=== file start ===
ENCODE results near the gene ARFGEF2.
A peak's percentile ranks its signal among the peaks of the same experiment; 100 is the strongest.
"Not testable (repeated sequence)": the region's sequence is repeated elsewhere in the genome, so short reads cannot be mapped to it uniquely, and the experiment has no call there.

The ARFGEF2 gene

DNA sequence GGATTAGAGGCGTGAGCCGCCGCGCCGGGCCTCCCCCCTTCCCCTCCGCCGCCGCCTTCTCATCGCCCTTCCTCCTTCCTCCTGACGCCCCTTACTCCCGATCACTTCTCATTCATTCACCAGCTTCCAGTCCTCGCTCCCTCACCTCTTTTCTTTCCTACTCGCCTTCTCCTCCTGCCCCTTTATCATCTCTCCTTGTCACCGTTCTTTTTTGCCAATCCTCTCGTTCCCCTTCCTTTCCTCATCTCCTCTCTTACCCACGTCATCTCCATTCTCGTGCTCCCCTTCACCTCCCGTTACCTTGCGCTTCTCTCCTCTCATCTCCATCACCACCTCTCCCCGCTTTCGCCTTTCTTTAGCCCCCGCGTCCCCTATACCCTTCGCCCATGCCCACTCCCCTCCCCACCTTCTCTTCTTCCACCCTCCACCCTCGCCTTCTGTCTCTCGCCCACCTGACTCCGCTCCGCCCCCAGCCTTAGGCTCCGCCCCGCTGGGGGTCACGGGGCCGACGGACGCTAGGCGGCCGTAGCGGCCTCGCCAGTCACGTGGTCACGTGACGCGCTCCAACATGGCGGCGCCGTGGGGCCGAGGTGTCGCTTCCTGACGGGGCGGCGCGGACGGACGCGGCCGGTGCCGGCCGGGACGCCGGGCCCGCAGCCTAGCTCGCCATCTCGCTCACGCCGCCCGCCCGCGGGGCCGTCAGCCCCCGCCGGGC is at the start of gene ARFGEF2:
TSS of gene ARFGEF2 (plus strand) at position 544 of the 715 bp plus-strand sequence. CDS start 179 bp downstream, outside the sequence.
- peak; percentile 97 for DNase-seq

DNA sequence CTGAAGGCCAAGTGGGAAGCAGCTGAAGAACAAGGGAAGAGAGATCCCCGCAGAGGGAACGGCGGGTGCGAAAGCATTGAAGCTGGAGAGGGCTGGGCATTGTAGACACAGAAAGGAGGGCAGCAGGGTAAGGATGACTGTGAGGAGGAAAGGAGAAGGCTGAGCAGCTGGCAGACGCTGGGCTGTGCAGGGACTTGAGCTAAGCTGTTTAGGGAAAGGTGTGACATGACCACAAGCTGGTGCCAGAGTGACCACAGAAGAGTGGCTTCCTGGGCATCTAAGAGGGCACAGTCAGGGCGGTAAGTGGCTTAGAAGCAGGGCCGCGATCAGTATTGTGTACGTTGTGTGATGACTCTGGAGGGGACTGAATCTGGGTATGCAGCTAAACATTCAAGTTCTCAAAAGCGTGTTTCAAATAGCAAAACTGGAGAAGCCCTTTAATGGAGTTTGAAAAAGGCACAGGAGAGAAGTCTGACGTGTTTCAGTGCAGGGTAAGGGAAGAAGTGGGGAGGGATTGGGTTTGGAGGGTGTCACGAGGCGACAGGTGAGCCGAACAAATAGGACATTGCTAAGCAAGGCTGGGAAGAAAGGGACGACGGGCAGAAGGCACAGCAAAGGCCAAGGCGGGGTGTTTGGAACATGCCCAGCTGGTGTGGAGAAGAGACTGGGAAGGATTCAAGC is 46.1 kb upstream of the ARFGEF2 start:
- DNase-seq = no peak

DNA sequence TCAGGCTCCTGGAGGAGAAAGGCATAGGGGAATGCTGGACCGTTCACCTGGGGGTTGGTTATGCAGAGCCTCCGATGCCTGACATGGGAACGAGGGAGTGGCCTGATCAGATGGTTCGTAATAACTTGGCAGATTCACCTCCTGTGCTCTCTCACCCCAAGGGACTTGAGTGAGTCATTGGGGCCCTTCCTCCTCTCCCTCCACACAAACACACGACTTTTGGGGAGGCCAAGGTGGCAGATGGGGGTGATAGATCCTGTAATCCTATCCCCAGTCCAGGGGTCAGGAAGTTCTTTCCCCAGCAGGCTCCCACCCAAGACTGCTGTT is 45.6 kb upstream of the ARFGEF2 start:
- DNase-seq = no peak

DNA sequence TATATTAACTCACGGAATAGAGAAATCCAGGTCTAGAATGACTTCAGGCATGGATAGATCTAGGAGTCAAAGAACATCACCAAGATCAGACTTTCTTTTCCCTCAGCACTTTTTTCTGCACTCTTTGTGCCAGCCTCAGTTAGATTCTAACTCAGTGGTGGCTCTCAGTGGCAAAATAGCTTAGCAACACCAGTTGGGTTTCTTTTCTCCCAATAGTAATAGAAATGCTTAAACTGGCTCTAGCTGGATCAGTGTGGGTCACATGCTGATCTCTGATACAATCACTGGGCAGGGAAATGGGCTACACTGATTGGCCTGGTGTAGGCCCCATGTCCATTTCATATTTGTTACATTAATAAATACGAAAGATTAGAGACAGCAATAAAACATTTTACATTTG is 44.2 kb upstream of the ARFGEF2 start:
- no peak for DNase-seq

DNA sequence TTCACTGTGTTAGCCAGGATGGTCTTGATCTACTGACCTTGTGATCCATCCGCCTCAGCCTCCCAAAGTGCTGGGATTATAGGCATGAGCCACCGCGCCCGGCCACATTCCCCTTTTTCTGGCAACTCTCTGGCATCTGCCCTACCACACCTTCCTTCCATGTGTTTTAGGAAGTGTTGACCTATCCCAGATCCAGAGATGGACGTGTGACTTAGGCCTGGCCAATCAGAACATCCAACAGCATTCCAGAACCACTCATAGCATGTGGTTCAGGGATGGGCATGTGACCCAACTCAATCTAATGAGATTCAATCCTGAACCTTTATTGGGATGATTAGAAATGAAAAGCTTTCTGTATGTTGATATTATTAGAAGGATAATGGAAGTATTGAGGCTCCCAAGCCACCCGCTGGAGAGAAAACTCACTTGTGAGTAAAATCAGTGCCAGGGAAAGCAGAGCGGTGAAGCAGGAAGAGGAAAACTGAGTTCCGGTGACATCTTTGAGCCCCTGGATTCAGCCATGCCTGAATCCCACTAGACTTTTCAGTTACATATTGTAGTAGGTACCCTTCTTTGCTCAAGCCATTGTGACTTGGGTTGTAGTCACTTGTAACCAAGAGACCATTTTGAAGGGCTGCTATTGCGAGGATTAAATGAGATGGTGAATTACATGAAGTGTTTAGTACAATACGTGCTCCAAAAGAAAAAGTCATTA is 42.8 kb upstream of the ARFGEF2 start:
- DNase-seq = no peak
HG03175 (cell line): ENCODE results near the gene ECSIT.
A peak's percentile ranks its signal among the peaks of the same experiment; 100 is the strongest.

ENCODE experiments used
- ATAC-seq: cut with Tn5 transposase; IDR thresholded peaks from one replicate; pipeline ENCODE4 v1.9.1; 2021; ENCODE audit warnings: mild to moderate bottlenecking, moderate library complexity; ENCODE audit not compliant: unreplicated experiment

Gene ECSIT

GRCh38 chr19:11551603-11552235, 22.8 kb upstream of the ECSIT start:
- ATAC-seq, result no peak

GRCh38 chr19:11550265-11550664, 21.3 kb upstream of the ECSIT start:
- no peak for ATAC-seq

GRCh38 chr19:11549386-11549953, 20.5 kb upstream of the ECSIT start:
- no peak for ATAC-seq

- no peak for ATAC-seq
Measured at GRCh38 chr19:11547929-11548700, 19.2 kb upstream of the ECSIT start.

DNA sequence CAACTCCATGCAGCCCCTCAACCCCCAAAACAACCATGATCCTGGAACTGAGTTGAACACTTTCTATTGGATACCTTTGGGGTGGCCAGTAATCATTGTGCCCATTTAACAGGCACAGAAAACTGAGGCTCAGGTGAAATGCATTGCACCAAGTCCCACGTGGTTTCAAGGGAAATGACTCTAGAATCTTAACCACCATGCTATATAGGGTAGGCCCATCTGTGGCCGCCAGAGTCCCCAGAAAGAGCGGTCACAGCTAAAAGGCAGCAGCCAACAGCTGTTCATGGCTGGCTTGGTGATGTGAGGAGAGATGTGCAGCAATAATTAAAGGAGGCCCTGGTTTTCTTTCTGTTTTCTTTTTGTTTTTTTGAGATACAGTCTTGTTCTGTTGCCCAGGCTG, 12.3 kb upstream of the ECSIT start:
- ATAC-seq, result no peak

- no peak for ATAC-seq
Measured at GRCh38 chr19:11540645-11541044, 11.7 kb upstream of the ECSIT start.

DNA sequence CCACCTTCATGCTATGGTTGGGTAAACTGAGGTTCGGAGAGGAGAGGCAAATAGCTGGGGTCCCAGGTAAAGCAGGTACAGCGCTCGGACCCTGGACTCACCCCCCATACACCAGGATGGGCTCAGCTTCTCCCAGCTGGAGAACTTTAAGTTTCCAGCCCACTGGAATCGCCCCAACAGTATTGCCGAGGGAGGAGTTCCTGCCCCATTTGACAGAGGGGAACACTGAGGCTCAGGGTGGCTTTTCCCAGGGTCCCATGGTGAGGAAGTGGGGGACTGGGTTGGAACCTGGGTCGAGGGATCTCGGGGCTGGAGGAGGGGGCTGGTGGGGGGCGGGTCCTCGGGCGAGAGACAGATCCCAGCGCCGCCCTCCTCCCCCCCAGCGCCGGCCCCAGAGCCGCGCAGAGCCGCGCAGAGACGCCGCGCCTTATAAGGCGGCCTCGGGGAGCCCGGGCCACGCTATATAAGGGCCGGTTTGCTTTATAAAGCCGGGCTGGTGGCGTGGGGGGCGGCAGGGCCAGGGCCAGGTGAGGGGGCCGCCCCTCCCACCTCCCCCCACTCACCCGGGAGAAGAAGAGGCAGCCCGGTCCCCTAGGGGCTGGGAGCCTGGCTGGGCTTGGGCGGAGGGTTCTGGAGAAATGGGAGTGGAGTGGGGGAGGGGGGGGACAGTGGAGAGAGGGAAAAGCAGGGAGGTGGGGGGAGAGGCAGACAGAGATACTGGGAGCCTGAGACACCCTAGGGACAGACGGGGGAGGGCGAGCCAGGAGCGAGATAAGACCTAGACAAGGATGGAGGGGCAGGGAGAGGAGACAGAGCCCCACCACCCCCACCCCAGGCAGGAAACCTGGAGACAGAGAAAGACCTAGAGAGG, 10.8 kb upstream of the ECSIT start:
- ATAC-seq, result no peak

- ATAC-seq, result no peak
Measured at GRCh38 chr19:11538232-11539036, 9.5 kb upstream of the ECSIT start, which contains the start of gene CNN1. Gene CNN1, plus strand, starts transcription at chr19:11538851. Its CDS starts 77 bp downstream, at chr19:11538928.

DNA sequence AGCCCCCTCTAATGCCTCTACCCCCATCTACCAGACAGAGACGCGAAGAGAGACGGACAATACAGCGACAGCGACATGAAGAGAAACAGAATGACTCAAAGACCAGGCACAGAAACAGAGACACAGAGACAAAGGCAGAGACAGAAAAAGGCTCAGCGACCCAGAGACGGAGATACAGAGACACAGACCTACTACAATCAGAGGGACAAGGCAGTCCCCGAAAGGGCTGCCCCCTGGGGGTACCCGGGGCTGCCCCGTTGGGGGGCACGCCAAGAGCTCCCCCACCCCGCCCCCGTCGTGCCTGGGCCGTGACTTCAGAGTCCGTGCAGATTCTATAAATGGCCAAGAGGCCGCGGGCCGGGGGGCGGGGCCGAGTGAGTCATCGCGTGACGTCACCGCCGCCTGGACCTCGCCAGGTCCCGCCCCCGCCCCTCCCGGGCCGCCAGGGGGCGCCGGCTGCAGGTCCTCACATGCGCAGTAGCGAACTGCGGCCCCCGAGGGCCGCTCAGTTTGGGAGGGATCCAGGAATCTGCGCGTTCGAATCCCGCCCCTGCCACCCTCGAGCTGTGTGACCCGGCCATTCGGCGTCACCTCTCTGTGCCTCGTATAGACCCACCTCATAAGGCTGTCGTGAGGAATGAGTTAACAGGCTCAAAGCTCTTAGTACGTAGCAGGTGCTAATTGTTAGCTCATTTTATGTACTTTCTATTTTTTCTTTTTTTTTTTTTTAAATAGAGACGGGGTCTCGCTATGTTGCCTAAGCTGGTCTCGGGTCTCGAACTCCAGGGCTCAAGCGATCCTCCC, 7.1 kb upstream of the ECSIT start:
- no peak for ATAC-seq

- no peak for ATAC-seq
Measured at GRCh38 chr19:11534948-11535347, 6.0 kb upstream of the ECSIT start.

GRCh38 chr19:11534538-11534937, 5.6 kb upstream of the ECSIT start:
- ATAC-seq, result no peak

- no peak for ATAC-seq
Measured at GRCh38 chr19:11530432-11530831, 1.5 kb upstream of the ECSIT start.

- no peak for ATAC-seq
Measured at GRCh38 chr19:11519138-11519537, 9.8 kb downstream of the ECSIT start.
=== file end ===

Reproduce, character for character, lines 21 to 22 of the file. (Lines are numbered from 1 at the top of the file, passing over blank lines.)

GRCh38 chr19:11551603-11552235, 22.8 kb upstream of the ECSIT start:
- ATAC-seq, result no peak